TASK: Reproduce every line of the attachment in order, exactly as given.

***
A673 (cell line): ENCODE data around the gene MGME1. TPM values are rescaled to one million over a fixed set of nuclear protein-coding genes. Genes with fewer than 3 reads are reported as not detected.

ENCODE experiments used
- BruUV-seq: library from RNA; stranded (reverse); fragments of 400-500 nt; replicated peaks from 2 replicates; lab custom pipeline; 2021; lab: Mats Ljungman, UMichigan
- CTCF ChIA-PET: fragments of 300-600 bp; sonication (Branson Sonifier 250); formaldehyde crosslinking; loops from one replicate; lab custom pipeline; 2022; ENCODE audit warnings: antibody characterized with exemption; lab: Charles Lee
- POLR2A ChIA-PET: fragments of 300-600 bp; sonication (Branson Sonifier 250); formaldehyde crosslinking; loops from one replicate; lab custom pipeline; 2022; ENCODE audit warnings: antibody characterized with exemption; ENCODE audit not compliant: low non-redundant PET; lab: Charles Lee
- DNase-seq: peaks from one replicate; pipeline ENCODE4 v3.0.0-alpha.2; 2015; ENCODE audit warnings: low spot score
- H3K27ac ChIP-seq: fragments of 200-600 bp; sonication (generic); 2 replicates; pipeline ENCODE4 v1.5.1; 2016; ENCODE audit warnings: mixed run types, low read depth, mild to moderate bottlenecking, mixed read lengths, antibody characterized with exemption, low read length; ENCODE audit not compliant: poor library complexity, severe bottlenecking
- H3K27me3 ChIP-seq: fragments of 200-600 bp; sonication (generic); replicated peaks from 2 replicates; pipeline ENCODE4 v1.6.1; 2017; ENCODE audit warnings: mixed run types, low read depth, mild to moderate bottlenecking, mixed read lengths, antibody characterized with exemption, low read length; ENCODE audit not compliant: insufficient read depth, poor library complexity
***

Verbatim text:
A673 (cell line): ENCODE data around the gene MGME1. TPM values are rescaled to one million over a fixed set of nuclear protein-coding genes. Genes with fewer than 3 reads are reported as not detected.

ENCODE experiments used
- BruUV-seq: library from RNA; stranded (reverse); fragments of 400-500 nt; replicated peaks from 2 replicates; lab custom pipeline; 2021; lab: Mats Ljungman, UMichigan
- CTCF ChIA-PET: fragments of 300-600 bp; sonication (Branson Sonifier 250); formaldehyde crosslinking; loops from one replicate; lab custom pipeline; 2022; ENCODE audit warnings: antibody characterized with exemption; lab: Charles Lee
- POLR2A ChIA-PET: fragments of 300-600 bp; sonication (Branson Sonifier 250); formaldehyde crosslinking; loops from one replicate; lab custom pipeline; 2022; ENCODE audit warnings: antibody characterized with exemption; ENCODE audit not compliant: low non-redundant PET; lab: Charles Lee
- DNase-seq: peaks from one replicate; pipeline ENCODE4 v3.0.0-alpha.2; 2015; ENCODE audit warnings: low spot score
- H3K27ac ChIP-seq: fragments of 200-600 bp; sonication (generic); 2 replicates; pipeline ENCODE4 v1.5.1; 2016; ENCODE audit warnings: mixed run types, low read depth, mild to moderate bottlenecking, mixed read lengths, antibody characterized with exemption, low read length; ENCODE audit not compliant: poor library complexity, severe bottlenecking
- H3K27me3 ChIP-seq: fragments of 200-600 bp; sonication (generic); replicated peaks from 2 replicates; pipeline ENCODE4 v1.6.1; 2017; ENCODE audit warnings: mixed run types, low read depth, mild to moderate bottlenecking, mixed read lengths, antibody characterized with exemption, low read length; ENCODE audit not compliant: insufficient read depth, poor library complexity